Twenty years ago Helen Franklin did something she cannot forgive herself for, and she has spent every day since barricading herself against its memory. But her sheltered life is about to change. A strange manuscript has come into her possession. It is filled with testimonies from the darkest chapters of human history, which all record sightings of a tall, silent woman in black, with unblinking eyes and bleeding feet: Melmoth, the loneliest being in the world. Condemned to walk the Earth forever, she tries to beguile the guilty and lure them away for a lifetime of wandering alongside her. Helen can’t stop reading, or shake the feeling that someone is watching her. As her past finally catches up with her, she too must choose which path to take.

Sarah Perry has a lot to live up to after the success of her 2016 novel The Essex Serpent, longlisted for the Baileys Women’s Prize for Fiction and winner of Overall Book of the Year at the British Book Awards. In her latest novel, Perry has made a triumphant return to the gothic themes and claustrophobic atmosphere that made her previous book such a success.

Melmoth is a retelling of Charles Maturin’s Melmoth the Wanderer, written in 1820, in which the title character sells his soul to the devil in exchange for 150 years more time on Earth. In Perry’s updated version, Melmoth is a woman forced to witness the most terrible events in human history.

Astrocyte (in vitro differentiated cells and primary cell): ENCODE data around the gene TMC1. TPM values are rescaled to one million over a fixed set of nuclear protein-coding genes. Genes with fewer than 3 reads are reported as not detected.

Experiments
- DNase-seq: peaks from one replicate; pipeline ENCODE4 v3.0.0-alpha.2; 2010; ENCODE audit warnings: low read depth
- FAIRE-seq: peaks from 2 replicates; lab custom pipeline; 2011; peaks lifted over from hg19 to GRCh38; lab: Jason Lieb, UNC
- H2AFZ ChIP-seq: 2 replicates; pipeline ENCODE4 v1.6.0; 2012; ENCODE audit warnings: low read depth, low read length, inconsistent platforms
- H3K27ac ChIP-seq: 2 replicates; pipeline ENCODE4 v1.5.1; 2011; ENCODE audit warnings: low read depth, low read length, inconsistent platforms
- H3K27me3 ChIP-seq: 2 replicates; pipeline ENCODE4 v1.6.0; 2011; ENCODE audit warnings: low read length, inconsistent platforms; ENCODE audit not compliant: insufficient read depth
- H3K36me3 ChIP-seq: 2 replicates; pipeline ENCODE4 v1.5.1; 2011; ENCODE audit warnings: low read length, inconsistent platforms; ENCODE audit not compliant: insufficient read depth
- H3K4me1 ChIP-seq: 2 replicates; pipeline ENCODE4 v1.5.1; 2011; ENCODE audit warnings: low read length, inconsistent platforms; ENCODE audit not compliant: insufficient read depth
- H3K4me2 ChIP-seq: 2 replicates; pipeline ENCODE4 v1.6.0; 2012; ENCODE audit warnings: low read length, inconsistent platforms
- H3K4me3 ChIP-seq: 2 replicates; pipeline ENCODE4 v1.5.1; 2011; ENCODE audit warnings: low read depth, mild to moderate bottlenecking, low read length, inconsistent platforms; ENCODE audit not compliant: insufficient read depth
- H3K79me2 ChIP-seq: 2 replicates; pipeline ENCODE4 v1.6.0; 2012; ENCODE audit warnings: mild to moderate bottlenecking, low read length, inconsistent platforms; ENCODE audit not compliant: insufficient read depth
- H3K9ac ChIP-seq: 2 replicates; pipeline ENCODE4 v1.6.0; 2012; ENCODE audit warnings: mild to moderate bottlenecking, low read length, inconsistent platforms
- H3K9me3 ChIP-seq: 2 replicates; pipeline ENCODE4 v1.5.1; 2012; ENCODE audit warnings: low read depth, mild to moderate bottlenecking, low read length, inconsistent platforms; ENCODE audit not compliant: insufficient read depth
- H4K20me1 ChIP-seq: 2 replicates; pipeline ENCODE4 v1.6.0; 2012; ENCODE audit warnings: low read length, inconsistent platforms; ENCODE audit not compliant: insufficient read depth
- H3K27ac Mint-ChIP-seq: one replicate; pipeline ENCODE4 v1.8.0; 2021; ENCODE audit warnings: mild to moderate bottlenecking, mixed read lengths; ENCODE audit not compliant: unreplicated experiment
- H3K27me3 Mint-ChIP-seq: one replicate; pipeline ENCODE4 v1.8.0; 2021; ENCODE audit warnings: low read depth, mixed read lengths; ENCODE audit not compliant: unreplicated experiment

Melmoth is a dark, terrifying, clever exploration of guilt and the darkest parts of human nature, with a liberal sprinkling of gothic on top. The present day action is set in Prague and Perry does a spectacular job of bringing the beautiful city to life on the page, its cobbled streets and squares becoming the setting for events that may or may not have supernatural causes.

Compared to The Essex Serpent, in which Perry often spent pages and pages describing sky and marshland, Melmoth is pared-back in its description and weighs in at less than 300 pages. The atmosphere is nevertheless superb, and the somewhat antiquated language quickly becomes easy to read.

Though the novel asks profound questions about morality and guilt, and argues the importance of bearing witness to horrific events, its nods to gothic novels of the 19th century – the mysterious manuscript, the frequent sightings of a dark figure out of the corner of your eye – ensures it is just as entertaining as it is profound.

We meet a variety of figures through the manuscript Helen obsessively pours over, each story having one thing in common: the appearance of a wraith-like woman at times of great misery, who reaches out and urges the miserable to take her hand and walk with her. Among others, there’s Josef Hoffman, a child living in German-occupied Czechoslovakia, and Sir David Ellerby, who meets a woman who tells him of the time she encountered Melmoth. But Helen is our protagonist, a woman with sins at her back she considers so unforgiveable that she has spent her life punishing herself for them. The reveal of what she did to cause such self-hatred is handled masterfully.

This is the perfect book to read at this time of year, when the evenings are drawing in and the temperature begins to drop. Several times I found myself jumping at small noises while reading it. Prepare to sleep with the lights on.

Many thanks to Serpent’s Tail for a copy of this book in exchange for an honest review.